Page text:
Women's Afghan football team evacuated safely from Kabul
“These young women, both as athletes and activists, have been in a position of danger."
The women's Afghan football team and a group of other female athletes have been evacuated safely from Kabul.
Seventy-seven athletes, including members of the country's national football team, women’s football officials, and the youth team, have left on a plane to Australia, the Guardian reports.
The team's union, Fifpro, alongside former captain Khalida Popal and other campaigners, had been pushing for the team to be added to evacuation lists for days.
It has been reported that some athletes were beaten by the Taliban as they crossed checkpoints on the way to the airport. The athlete's visas were approved by Australian officials earlier this week.
Thanks to the work of many individuals and our friends in Australia, after 72 hours of all-day and all-night ops, over 75 Afghan WNT athletes, officials, and family are finally wheels up. A brief pause to appreciate all of those who made this happen… pic.twitter.com/ybiMVL2c8L
— Haley Carter (She/Her) (@H_C_Carter) August 24, 2021
“We are grateful to the Australian government for evacuating a large number of women footballers and athletes from Afghanistan,” read a statement. “These young women, both as athletes and activists, have been in a position of danger and on behalf of their peers around the world we thank the international community for coming to their aid.
“There remains much work to do to support and settle these young women and we urge the international community to make sure that they receive all the help they need. There are also many athletes still at risk in Afghanistan and every effort should be made to offer them support.”
Female athletes are particularly at risk from the Taliban due to the banning of civilian sports from 1996 to 2001. During this time, women were not permitted to get an education or leave their home without the company of a male relative.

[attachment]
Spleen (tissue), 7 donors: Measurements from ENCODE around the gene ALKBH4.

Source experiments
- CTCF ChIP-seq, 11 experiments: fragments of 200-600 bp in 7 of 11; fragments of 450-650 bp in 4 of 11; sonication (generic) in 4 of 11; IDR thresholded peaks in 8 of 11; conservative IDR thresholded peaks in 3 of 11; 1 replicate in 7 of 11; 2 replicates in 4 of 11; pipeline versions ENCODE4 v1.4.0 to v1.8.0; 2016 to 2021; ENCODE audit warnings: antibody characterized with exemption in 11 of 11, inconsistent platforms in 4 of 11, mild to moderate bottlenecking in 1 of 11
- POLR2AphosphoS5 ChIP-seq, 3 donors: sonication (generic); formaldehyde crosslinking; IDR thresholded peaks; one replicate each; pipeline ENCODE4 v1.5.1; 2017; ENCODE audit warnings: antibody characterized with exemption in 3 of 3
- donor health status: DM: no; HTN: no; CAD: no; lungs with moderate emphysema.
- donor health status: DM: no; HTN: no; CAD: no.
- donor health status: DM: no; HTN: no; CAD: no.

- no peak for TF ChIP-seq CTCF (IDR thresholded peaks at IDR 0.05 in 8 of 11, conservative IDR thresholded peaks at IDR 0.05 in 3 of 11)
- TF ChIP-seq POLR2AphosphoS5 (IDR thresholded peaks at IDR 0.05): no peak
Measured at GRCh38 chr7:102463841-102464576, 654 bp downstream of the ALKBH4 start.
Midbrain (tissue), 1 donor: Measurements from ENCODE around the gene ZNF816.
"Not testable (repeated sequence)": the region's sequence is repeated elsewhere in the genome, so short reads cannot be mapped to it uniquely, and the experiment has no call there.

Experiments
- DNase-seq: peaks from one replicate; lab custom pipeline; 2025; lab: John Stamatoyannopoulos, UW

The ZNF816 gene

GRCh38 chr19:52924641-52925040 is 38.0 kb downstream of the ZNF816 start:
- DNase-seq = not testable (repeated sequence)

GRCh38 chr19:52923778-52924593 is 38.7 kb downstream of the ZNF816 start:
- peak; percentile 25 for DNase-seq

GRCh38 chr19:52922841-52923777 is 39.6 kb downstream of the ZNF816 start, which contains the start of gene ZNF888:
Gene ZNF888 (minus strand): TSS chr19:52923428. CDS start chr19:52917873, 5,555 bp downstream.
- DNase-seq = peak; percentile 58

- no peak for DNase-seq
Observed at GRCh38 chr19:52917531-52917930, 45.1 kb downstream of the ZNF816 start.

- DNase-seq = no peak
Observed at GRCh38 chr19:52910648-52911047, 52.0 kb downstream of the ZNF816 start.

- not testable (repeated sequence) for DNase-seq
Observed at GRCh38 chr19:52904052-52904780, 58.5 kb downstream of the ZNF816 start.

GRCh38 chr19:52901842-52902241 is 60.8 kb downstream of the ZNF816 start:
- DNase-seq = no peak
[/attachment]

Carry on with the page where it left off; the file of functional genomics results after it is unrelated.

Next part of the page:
Goalkeeping coach Wida Zemarai told Swedish publication Expressen: "It's awful to think about. They themselves have said they are there to do jihad and that they choose girls as sex slaves.
"Should the Taliban get hold of any of the girls, they will not have them lying at home like dolls. They want to use them as sex slaves and torture them. Maybe until they die."
Former captain Popal added that although the team has safely left the country, "there is still so much more work to do.
“The last few days have been extremely stressful but today we have achieved an important victory," she said. "The women footballers have been brave and strong in a moment of crisis and we hope they will have a better life outside Afghanistan. Women’s football is a family and we must make sure everyone is safe.”
Former assistant coach of the women's national team Haley Carter had previously criticised political leaders for what she called the country's "botched" evacuation plan.
“We have soldiers and marines on the ground that are doing everything they can, that are showing compassion and professionalism, but the reality is that from a senior military level the plan to evacuate and transition out is clearly botched," she told the Guardian.